your favorite books about sex

Not long ago, I did a little survey to find out what folks’ favorite non-fiction sex books are. Here are the results.

5 people said The Guide to Getting It On by Paul Joannides. I have assigned this book in my class and I am wholly in agreement that this is one excellent starting point for thinking about sex. Here is what survey respondents liked about it:

It’s comprehensiveness

While the book is somewhat heteronormative, it is full of information. As a counselor I keep it as a broad reference with lots of definitions and basic techniques.

Gave useful information for what to expect, helped break down stereotypes and myths about sex and sexuality.

It underscored the importance of communication with your partner. I enjoyed the occasional illustrations as well, especially a cute one of a couple mutually masturbating on a couch.

I loved the positivity of it and the emphasis on joy and sex as an experience to be treasured with one’s partner

4 people said Bonk by Mary Roach

Well written, good examples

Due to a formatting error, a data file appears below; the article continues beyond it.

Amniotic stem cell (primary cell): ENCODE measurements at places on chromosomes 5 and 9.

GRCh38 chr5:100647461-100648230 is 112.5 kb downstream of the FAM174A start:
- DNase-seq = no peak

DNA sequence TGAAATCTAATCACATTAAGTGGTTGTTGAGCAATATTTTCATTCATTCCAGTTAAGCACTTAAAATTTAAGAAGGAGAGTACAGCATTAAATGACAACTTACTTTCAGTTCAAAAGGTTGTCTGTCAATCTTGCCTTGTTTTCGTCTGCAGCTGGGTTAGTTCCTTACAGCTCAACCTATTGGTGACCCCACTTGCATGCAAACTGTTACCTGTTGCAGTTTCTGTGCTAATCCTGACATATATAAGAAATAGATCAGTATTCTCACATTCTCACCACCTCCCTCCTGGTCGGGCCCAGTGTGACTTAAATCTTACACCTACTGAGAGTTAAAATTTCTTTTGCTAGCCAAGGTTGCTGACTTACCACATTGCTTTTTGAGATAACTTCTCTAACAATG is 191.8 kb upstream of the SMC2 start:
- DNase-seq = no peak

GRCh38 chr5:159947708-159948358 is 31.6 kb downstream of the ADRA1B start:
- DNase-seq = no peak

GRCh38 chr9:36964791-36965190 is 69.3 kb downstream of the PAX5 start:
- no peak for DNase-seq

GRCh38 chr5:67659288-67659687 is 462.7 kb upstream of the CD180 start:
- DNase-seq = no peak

It’s a fascinating compilation of sexual science, history, and anecdotes mixed through brilliant story-telling. You can’t put it down and you can’t keep from laughing.

It had a good blend of solid information and lightheartedness.

Interesting facts presented in a humorous way.

3 people said Ethical Slut, and one person said, “Anything Dossie Easton.”

Practical guide to non-monogamy and how to process the complications that come with that.

Straightforward and reasonable.

I liked learning practical things to improve my relationship with how I navigate my and others’ sexualities.

They make sense, they’re specific, they are fun and because they are narrow they can be somewhat in-depth. Also, they have a lot of “how-to-talk-about-it”, which is useful.

3 people said Sex at Dawn. Just because the science is poorly reported and the reasoning is inadequate, which make it the worst book about sex I personally have ever read, doesn’t mean it didn’t do good things to some people’s brains. Here is what people said:

Critique on evolutionary psychology results especially the standard mixed dating strategy meme.

It made links between present sexual practice in humans and other cultures and societies back to pre-civilisation. Basically it placed human sexuality in an evolutionary context that helped make sense of things for me. Plus it was interesting to learn an alternate view of history.

2 people said S&M 101 by Jay Wiseman.

DIRECTIONS! I am a confused new domme. I have no idea what I’m doing. He gives you step-by-step instructions while remaining clear that they are just one way of handling S/M.

It’s fun and sexy while still being really informative even if you aren’t into BDSM specifically.

2 people said She Comes First by Ian Kerner

Good anatomical descriptions, plus techniques that worked right away.